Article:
Um, how do you say, “plus ça change, plus c’est la même chose” in Spanish?
It’s as if the hope these men once offered is frozen on the face of a broken clock, by which people are ordered to tell accurate time.
Graphics, particularly of Che Guevara, abound throughout the city. Perhaps it’s metaphoric that his image is often found on peeling plaster.
Gazing high into the clouds, turkey vultures can almost always be spotted circling above Havana.
They are waiting for the buildings to die.
This tree grows defiantly, five stories above the middle of the city, like an air fern clinging stubbornly to a soil-less rock. Human nature is like this: it will find a way to survive under the most inconvenient of circumstances.
But forget about living analogies. Daily life in Cuba is like an iceberg: the part seen above the water belies the magnitude of what lurks beneath the visible surface.
And in Cuba, much occurs beneath the visible surface: not only amidst the rulers, but amidst those who are ruled. Despite the endless list of basic necessities that Cubans are either denied, or out-priced from obtaining, they still find very creative ways to wheel and deal for what they can. Everybody’s got an angle on something. Everybody knows somebody who can line them up with what they need, at a better price. The problem is that it’s still never enough to make a real difference.
Unless, of course, it’s almost too much. Well, for the tourists.
Everything you’ve heard about the Tropicana? Yes, it’s true.
Except that all those gorgeous writhing dancing bodies are wearing body suits, dammit! Nonetheless, I was not about to leave Cuba without experiencing this quintessential outdoor nightclub’s titillating extravaganza-on-a-communist-budget spectacle. Just imagine.
That’s right, you can’t. And I still can’t, and I witnessed the damn thing.
With every ticket, a table gets a fifth of cheap rum.
Let me confess, that was not quite enough rum to anesthetize my comrades and I, once the singers departed from the great Afro-Cuban numbers, went on to the well, okay, disco-Cuban stuff, and then launched into a cheesy-synth, harshly mic’ed, Phantom of the Opera set.
Um, how do you say, “oy, vey!” in Spanish?
Moving right along…
After several days in Havana, we timed our arrival on the other side of the island in lovely, 500-year old Trinidad, to coincide perfectly with that of a tropical storm. Undeterred by a
little bit deluge of warm Caribbean rain, one evening after dinner a handful of us ventured a quarter mile from the hotel to see what music was going on at the local joint, Casa de Trova. It was not: the locals had far more sense than silly tourists. And then it was, thanks to a chance encounter I had while paused in the wet darkness across the street from the entrance, trying to figure out how to cross a suddenly raging current that was quickly turning the cobblestone into a river bed, in order to join two friends on the other side. Yes, this sounds like a chicken joke. Anyway, as I stood there like a drowned rat, a young man hurried past me in his effort to get home. It was the sole person I knew in the village, Edgar the magician, who had given a few of us an impromptu performance at the hotel the previous night.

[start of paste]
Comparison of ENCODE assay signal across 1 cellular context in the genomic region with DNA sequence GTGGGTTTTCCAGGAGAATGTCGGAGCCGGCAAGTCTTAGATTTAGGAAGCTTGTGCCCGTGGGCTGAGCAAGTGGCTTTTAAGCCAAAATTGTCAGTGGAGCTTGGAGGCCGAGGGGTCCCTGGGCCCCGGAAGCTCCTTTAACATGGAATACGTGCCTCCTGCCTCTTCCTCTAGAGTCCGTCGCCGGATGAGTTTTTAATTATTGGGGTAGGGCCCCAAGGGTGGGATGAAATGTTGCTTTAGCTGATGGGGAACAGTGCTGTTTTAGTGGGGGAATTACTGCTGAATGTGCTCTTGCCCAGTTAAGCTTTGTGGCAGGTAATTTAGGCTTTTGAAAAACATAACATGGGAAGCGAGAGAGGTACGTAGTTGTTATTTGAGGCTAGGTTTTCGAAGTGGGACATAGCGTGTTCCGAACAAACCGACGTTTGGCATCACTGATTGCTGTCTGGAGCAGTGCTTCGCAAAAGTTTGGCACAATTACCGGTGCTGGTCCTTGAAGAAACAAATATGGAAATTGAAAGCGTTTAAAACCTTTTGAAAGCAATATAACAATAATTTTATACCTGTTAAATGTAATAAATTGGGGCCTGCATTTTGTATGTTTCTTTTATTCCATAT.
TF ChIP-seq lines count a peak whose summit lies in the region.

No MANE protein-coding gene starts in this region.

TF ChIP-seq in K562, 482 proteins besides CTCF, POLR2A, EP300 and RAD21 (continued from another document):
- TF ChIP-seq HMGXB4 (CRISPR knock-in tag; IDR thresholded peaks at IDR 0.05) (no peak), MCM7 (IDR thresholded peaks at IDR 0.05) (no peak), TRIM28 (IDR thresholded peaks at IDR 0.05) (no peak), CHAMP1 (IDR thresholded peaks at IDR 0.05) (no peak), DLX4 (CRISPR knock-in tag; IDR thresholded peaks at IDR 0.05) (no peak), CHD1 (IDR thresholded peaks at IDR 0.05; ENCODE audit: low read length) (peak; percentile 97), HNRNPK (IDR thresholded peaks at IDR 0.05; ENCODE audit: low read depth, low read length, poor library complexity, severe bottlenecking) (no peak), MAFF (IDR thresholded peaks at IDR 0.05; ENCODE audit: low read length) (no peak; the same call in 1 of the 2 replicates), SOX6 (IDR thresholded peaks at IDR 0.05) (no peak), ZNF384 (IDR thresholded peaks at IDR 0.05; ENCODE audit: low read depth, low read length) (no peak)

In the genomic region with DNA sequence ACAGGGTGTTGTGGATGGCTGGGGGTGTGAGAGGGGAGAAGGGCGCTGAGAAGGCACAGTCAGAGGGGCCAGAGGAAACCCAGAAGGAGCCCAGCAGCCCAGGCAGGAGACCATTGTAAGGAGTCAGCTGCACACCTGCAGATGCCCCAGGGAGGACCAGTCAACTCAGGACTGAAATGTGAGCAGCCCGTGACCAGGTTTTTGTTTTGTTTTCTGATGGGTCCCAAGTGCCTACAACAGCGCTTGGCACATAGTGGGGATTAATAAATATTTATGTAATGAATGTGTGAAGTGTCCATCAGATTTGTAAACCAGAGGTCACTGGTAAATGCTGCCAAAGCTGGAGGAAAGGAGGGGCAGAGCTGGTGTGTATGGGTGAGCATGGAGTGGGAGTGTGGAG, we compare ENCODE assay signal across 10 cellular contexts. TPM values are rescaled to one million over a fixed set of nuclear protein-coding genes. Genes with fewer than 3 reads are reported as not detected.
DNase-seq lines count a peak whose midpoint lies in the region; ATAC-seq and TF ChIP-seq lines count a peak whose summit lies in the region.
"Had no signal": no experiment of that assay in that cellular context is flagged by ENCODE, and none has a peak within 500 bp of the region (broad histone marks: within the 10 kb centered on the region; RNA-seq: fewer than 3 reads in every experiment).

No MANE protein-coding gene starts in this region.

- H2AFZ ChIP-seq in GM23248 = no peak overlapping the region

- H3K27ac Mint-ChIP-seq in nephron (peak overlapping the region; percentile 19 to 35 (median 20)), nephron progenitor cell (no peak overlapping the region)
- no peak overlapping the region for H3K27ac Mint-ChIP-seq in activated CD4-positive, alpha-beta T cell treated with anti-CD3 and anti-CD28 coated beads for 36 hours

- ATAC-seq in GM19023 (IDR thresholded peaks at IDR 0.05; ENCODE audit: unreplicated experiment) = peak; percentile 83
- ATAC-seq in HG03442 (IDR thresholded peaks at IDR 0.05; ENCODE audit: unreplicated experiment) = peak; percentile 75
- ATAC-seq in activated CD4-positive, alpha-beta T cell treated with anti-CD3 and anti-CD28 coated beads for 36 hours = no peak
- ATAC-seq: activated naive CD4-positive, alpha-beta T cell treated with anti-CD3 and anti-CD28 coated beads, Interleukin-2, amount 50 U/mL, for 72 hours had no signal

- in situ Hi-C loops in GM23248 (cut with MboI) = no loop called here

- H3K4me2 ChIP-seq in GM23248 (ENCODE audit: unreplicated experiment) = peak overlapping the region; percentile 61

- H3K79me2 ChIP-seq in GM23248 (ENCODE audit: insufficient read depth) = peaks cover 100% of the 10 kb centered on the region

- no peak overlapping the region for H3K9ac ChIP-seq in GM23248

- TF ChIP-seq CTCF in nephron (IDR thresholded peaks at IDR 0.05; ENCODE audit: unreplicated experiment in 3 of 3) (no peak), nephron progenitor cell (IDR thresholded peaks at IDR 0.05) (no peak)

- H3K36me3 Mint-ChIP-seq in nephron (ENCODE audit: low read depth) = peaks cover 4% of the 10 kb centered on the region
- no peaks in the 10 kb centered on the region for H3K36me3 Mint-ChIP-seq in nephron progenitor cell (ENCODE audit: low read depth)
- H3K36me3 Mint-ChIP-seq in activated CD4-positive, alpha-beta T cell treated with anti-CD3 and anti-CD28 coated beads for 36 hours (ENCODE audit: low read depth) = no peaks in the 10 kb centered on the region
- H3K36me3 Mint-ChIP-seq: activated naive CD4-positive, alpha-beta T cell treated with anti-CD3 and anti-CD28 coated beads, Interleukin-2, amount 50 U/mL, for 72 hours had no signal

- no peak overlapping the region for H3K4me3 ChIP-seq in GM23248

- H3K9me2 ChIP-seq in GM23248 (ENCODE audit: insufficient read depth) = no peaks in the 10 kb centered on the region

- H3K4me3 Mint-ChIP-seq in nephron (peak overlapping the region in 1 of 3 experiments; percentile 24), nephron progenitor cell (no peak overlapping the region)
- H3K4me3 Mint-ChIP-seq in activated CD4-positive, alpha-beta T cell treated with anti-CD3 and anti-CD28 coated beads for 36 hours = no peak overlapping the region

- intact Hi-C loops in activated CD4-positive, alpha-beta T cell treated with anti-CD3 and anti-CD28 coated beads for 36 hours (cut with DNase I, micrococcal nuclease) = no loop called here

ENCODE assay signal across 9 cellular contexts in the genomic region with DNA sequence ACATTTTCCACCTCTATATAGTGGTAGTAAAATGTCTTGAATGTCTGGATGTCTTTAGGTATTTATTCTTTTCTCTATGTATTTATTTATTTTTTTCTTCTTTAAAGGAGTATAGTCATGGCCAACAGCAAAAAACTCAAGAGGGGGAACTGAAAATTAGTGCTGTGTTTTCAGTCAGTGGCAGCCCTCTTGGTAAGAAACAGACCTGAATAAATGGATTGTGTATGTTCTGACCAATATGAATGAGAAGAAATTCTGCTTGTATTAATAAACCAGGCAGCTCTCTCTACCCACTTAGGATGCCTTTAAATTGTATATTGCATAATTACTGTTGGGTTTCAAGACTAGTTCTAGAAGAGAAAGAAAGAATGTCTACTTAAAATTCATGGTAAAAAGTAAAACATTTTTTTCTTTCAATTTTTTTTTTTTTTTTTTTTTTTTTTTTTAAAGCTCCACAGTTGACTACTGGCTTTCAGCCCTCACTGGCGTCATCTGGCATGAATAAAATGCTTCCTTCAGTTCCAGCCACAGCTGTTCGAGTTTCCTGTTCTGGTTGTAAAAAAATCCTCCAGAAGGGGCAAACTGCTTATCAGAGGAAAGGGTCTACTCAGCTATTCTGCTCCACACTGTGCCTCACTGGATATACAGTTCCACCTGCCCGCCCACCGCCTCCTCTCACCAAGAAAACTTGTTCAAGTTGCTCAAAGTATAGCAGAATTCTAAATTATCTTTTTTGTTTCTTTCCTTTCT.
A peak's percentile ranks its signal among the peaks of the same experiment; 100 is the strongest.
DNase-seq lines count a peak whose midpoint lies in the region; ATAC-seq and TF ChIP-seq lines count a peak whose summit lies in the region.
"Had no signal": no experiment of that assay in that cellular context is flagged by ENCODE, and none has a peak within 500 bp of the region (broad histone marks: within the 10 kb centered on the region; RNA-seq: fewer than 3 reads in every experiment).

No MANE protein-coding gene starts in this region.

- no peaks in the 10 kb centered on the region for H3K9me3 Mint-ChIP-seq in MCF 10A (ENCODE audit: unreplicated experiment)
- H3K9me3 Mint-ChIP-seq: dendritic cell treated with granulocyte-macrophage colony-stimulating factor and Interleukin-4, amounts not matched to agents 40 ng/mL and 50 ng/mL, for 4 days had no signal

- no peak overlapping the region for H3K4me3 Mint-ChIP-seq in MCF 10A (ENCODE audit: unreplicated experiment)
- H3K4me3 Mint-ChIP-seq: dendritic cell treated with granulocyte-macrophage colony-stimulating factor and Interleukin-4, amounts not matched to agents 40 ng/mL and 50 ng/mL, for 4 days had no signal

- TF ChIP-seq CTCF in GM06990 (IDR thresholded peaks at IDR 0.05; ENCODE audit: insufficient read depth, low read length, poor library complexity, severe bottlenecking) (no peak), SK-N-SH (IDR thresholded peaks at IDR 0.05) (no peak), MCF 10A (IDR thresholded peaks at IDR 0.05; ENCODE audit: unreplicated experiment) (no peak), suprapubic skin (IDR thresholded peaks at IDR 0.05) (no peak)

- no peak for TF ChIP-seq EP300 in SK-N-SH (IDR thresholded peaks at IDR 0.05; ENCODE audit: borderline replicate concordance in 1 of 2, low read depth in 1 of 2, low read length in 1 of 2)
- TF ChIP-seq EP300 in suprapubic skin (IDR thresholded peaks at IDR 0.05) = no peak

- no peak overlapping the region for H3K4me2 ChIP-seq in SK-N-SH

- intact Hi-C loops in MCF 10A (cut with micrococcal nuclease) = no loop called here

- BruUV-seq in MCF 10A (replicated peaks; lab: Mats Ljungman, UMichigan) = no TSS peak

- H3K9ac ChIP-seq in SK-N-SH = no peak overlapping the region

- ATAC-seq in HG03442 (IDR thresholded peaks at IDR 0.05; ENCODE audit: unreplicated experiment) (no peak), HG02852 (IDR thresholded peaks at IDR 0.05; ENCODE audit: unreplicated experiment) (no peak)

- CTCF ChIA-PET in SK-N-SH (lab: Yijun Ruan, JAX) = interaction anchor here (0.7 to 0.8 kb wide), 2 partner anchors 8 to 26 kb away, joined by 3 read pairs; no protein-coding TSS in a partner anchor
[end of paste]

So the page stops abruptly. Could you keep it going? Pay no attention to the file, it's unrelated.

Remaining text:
I mean, really: what are the chances?
When I explained that we had shown up hoping to hear music, Edgar heroically announced, “I’m a musician!”
Unconcerned by the veracity of his claim, I removed my shoes and we made it across.
Edgar got a friend to bring over a guitar. Bongos were already mounted on a stand.
He and his friend were terrific. We sang and clapped and danced and drank our Bucanero beer from happy red cans.
And the rain came down. And down. In torrents.
And the raging river of the main plaza began coursing into the club.
There may have been six or seven of us in there, and as the water rose, so did we. Migrating with a relaxed sense of, uh, urgency, to the back section of the Casa de Trova as a stream now impressively cascaded down the stairs that were inside the club, we proceeded to hole up for the next couple of hours, hoping the electricity would stay on if only to keep the beer cold. A set of rapids zipped through the streets at calf level, and the little village was now impassable. But the more convincing reason to hang out with another cerveza and a few more rounds of Guantanamera was that the locals feared power lines were down (did I mention the really high winds?) and we’d be electrocuted. Oh, that.
Sometime before 1 a.m. there was a slight break in the downpour, and we decided it was safe enough to try to return to the hotel. Edgar and his friend were quite noble and insisted on seeing the three of us back, which was entirely the opposite direction of where they needed to go.